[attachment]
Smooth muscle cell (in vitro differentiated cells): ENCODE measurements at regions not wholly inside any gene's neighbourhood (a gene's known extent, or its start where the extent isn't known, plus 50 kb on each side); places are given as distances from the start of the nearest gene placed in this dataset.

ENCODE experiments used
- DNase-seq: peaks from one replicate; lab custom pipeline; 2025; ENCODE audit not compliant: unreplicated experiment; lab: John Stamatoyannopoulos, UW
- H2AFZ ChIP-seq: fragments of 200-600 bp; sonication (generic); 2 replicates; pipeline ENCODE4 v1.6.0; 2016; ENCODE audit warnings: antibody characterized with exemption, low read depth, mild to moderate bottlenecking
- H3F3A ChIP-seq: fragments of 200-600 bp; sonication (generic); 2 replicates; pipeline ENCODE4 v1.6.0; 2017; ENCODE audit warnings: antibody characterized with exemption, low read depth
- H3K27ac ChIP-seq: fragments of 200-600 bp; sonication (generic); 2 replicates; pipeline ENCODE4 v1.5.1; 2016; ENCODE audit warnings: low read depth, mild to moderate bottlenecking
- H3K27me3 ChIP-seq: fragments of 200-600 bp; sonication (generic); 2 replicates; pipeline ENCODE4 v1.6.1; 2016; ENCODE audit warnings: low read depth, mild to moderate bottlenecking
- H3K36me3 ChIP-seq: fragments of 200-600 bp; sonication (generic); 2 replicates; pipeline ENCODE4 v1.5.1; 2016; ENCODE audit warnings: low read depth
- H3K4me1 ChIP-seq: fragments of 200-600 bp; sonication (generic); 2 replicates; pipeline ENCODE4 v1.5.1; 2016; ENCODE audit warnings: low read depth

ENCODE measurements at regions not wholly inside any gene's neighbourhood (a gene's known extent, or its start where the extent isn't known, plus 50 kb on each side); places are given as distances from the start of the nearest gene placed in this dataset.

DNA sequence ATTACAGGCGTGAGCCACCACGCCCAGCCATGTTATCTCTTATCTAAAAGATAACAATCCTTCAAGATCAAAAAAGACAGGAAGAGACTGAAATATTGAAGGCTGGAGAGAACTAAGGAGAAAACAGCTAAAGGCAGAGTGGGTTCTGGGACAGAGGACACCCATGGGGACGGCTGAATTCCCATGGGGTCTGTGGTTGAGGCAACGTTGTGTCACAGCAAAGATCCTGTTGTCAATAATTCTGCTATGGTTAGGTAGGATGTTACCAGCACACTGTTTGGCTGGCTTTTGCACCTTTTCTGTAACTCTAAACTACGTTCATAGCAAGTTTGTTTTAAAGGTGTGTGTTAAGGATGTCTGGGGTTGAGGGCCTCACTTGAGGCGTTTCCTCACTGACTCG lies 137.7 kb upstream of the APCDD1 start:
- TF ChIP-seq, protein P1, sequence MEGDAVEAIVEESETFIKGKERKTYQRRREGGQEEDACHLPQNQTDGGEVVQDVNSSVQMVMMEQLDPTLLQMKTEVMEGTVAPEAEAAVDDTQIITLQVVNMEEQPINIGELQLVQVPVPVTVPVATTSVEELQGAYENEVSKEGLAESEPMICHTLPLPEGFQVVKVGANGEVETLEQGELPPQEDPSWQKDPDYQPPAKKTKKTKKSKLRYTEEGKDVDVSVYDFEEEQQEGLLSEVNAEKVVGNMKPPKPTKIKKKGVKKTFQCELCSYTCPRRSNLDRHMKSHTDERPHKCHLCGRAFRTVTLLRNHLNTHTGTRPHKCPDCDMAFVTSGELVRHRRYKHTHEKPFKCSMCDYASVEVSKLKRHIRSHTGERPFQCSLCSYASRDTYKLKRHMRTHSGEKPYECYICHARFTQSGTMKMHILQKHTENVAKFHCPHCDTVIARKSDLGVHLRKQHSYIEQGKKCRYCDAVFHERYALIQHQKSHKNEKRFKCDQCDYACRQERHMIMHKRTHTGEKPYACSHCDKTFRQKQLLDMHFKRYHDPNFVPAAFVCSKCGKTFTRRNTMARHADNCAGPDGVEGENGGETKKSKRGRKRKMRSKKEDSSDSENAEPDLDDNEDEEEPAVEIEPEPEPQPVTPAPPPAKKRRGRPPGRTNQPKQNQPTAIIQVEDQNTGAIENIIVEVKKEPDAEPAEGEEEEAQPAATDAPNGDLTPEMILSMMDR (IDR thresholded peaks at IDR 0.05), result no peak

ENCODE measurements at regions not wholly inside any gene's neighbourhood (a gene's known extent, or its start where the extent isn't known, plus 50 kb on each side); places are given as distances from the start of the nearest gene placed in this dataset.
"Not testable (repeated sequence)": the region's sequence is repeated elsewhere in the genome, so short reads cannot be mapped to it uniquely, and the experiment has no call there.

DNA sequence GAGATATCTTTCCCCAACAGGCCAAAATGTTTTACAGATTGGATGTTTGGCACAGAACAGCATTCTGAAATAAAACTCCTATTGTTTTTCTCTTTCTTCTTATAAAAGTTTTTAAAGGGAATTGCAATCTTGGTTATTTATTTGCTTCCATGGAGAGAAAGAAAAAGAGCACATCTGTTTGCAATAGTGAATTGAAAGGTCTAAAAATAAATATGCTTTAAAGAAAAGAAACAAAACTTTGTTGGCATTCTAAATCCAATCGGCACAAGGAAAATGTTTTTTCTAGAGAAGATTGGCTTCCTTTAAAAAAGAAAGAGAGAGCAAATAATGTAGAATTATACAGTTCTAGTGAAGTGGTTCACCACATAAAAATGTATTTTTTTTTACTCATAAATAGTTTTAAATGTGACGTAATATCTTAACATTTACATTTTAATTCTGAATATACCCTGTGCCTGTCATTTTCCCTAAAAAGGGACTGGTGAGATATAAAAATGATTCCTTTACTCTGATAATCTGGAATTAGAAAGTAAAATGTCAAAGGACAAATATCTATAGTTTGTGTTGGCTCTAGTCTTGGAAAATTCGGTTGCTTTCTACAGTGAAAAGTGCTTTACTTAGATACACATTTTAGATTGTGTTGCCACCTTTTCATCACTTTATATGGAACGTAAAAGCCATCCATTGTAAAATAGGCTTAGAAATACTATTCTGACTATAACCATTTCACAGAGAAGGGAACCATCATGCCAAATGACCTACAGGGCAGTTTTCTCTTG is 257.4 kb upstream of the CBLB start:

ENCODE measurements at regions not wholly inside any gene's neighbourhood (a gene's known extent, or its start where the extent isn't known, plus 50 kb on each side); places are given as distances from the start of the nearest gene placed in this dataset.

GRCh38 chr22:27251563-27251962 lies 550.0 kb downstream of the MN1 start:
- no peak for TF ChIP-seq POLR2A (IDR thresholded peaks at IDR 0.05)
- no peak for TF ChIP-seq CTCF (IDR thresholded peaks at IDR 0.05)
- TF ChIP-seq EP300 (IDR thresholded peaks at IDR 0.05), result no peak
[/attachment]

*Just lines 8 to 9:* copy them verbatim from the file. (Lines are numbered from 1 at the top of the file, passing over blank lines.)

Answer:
- H3K36me3 ChIP-seq: fragments of 200-600 bp; sonication (generic); 2 replicates; pipeline ENCODE4 v1.5.1; 2016; ENCODE audit warnings: low read depth
- H3K4me1 ChIP-seq: fragments of 200-600 bp; sonication (generic); 2 replicates; pipeline ENCODE4 v1.5.1; 2016; ENCODE audit warnings: low read depth